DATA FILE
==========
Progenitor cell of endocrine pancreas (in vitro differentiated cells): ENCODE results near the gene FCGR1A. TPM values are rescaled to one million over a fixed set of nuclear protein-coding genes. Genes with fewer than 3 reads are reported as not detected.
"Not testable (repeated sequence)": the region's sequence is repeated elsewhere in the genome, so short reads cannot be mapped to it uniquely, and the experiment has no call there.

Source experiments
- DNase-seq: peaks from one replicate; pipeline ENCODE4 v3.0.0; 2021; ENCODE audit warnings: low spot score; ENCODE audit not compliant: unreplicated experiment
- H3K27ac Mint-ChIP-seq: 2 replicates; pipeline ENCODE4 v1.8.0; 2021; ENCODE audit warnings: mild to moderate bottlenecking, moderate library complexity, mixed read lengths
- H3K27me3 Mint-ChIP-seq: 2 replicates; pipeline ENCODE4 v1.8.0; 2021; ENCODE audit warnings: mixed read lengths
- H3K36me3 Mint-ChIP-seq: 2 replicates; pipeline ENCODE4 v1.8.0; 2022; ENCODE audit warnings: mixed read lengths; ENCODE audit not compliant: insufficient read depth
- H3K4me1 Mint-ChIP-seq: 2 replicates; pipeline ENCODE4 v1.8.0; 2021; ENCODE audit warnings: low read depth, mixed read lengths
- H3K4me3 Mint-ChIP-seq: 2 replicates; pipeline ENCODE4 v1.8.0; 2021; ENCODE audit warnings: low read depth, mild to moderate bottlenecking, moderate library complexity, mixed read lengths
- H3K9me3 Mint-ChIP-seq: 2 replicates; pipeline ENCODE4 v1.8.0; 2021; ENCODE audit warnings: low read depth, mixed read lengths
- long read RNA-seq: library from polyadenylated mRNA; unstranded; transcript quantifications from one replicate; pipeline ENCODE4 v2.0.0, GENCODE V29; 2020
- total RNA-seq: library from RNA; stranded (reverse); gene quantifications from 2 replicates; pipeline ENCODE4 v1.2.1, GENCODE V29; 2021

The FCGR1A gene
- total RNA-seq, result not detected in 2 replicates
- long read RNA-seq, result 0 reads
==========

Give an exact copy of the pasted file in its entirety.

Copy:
Progenitor cell of endocrine pancreas (in vitro differentiated cells): ENCODE results near the gene FCGR1A. TPM values are rescaled to one million over a fixed set of nuclear protein-coding genes. Genes with fewer than 3 reads are reported as not detected.
"Not testable (repeated sequence)": the region's sequence is repeated elsewhere in the genome, so short reads cannot be mapped to it uniquely, and the experiment has no call there.

Source experiments
- DNase-seq: peaks from one replicate; pipeline ENCODE4 v3.0.0; 2021; ENCODE audit warnings: low spot score; ENCODE audit not compliant: unreplicated experiment
- H3K27ac Mint-ChIP-seq: 2 replicates; pipeline ENCODE4 v1.8.0; 2021; ENCODE audit warnings: mild to moderate bottlenecking, moderate library complexity, mixed read lengths
- H3K27me3 Mint-ChIP-seq: 2 replicates; pipeline ENCODE4 v1.8.0; 2021; ENCODE audit warnings: mixed read lengths
- H3K36me3 Mint-ChIP-seq: 2 replicates; pipeline ENCODE4 v1.8.0; 2022; ENCODE audit warnings: mixed read lengths; ENCODE audit not compliant: insufficient read depth
- H3K4me1 Mint-ChIP-seq: 2 replicates; pipeline ENCODE4 v1.8.0; 2021; ENCODE audit warnings: low read depth, mixed read lengths
- H3K4me3 Mint-ChIP-seq: 2 replicates; pipeline ENCODE4 v1.8.0; 2021; ENCODE audit warnings: low read depth, mild to moderate bottlenecking, moderate library complexity, mixed read lengths
- H3K9me3 Mint-ChIP-seq: 2 replicates; pipeline ENCODE4 v1.8.0; 2021; ENCODE audit warnings: low read depth, mixed read lengths
- long read RNA-seq: library from polyadenylated mRNA; unstranded; transcript quantifications from one replicate; pipeline ENCODE4 v2.0.0, GENCODE V29; 2020
- total RNA-seq: library from RNA; stranded (reverse); gene quantifications from 2 replicates; pipeline ENCODE4 v1.2.1, GENCODE V29; 2021

The FCGR1A gene
- total RNA-seq, result not detected in 2 replicates
- long read RNA-seq, result 0 reads